Artist's handmade paper works on display at city hall
URBANA — Maybe you can't change city hall. But you can enhance it, visually.
The city's public arts program from August through October will show in city hall corridors "From the Surface," featuring dimensional handmade paper works work by Steve Kostell.
Kostell uses paper to cast the surfaces of public spaces.
"By using pulp fibers as the primary medium, I am able to sample formal qualities, capturing freeze joints, textures and subtle imperfections that are universal to the built environment," he said. "Through the drying process of pulp to paper, these surface samples of common sidewalks, streets or parking lots are transformed to new topologies."
Using recycled cotton and plant fibers, latex paint, and discarded lumber forms, Kostell uses materials from the consumer waste stream to create a sustainable studio practice.
"From the Surface" is free and open to the public and will be on display through Oct. 31 in the lobby of the city building, 400 S. Vine St.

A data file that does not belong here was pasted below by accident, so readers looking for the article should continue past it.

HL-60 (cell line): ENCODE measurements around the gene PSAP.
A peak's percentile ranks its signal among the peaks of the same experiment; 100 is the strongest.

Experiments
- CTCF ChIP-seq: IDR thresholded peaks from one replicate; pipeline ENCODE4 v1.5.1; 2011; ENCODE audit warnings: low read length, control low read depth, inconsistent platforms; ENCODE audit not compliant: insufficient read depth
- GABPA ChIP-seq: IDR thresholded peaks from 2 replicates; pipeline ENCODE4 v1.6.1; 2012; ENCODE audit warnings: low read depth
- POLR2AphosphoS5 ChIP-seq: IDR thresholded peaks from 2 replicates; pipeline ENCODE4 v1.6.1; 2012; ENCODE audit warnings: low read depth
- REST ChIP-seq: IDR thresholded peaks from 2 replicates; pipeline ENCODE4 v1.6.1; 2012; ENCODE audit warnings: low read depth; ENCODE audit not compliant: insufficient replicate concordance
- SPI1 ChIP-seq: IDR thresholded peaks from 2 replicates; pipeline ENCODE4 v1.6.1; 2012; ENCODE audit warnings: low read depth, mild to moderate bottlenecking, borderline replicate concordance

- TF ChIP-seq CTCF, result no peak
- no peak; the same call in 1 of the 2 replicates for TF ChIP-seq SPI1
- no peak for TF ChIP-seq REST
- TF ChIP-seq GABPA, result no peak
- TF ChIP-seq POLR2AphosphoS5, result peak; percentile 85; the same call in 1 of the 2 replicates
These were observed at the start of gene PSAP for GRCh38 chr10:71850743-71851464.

Kostell is an intermedia artist and lecturer at the University of Illinois School of Art + Design. He received a master's of fine arts degree from the Herberger Institute for Design and the Arts at Arizona State University. His artwork spans traditional and experimental techniques in print media, handmade paper, artist books, photography and video.
Kostell also is co-investigator at Fresh Press Agri-fiber Paper Laboratory, a research lab developing paper blends from agricultural and indigenous plant fiber. He also serves as co-investigator at Soybean Press, the letterpress imprint of the University.
Artist of the Corridor exhibitions are displayed for a period of three months, as a part of the Urbana Public Arts Program,
For more information, contact public arts coordinator Christina McClelland at 384-2311, or by email at email@example.com. Information about the Urbana Public Arts Program is at http://www.urbanaillinois.us/arts andhttp://www.facebook.com/urbanapublicarts, and on Twitter at http://www.twitter.com/urbanapublicart.